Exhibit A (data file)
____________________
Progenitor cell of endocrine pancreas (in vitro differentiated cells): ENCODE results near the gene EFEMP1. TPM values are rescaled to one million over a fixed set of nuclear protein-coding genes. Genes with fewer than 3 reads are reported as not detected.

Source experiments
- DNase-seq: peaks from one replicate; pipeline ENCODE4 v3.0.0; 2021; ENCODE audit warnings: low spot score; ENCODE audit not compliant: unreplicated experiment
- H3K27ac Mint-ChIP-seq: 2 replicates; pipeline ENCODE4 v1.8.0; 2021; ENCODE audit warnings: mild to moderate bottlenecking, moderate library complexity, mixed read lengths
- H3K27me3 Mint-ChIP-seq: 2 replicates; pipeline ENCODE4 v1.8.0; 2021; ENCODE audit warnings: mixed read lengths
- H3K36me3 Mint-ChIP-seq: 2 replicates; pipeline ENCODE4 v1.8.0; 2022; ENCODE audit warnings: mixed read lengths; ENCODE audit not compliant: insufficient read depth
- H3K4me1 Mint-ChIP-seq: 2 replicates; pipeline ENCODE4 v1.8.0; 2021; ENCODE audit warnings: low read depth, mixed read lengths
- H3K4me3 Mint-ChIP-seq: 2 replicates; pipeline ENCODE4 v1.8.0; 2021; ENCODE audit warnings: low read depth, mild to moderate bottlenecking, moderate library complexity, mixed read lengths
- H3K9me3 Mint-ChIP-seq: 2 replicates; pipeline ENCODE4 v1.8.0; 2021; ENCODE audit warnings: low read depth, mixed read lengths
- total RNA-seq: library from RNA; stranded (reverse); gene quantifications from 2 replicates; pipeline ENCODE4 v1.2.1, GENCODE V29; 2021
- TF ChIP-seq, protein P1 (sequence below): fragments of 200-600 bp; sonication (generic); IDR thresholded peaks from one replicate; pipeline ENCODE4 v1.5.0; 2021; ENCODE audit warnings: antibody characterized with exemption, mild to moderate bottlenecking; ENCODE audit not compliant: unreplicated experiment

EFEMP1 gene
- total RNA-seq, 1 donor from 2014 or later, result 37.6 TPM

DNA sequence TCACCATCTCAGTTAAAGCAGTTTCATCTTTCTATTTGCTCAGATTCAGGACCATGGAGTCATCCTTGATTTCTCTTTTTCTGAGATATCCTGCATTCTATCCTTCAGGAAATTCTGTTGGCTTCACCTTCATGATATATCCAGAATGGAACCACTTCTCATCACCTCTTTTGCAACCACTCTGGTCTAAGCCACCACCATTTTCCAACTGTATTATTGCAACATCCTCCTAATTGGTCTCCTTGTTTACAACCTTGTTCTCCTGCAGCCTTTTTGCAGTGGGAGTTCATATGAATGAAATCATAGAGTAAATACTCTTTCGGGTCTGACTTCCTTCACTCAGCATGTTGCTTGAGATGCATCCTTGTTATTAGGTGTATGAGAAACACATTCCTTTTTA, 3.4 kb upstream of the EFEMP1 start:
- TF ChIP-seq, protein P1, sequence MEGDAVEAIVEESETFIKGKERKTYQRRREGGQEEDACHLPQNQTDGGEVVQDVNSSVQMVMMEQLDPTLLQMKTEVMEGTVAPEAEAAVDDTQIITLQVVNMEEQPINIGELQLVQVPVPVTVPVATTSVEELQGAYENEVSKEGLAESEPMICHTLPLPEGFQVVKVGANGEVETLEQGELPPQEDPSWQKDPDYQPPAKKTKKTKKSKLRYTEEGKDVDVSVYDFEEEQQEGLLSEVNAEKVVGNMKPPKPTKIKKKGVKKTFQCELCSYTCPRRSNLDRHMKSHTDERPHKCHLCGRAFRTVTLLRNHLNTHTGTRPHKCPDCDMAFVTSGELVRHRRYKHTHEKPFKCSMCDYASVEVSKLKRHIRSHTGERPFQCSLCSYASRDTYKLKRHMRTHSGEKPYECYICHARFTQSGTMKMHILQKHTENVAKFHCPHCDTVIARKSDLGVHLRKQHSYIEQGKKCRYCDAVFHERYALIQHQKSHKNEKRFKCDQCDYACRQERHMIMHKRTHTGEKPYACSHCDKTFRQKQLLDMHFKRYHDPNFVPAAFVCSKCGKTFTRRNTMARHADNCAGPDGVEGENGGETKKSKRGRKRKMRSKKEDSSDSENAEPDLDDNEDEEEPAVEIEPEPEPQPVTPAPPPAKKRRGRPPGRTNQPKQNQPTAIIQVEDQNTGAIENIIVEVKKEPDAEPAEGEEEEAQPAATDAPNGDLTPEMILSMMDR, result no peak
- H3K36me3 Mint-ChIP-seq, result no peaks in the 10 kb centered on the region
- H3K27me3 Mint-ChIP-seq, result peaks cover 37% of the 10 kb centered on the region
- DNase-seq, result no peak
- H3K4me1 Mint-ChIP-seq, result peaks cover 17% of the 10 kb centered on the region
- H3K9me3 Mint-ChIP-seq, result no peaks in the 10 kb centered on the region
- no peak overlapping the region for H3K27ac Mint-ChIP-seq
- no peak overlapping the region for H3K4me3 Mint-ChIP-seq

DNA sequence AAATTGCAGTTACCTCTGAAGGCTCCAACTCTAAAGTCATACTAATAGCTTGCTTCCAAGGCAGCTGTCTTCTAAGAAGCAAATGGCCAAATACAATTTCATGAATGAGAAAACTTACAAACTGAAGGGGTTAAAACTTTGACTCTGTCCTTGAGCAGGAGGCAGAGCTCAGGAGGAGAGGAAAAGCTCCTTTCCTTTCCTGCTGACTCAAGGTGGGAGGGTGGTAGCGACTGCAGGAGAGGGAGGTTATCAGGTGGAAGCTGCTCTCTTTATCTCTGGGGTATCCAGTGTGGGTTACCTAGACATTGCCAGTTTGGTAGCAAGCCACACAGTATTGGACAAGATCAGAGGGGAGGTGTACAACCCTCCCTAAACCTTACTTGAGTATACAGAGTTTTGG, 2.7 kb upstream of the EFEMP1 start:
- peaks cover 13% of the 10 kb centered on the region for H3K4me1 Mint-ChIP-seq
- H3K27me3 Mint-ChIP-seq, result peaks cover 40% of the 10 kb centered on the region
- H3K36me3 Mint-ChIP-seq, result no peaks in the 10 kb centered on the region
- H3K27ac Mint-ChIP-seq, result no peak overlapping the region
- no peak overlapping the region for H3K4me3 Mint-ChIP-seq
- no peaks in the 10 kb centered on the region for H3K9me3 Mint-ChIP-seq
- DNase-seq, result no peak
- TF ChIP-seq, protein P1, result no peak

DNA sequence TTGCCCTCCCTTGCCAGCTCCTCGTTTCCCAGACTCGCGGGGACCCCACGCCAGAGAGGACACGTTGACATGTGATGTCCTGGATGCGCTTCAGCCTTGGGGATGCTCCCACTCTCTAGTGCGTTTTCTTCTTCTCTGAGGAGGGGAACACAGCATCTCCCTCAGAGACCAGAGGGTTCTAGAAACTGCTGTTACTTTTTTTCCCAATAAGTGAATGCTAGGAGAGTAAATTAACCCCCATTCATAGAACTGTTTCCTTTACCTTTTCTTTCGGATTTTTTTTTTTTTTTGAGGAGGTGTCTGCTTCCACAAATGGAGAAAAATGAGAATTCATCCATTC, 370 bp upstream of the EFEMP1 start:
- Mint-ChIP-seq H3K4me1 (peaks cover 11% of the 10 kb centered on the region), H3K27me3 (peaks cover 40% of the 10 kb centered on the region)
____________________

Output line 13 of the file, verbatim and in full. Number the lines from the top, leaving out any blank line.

- total RNA-seq, 1 donor from 2014 or later, result 37.6 TPM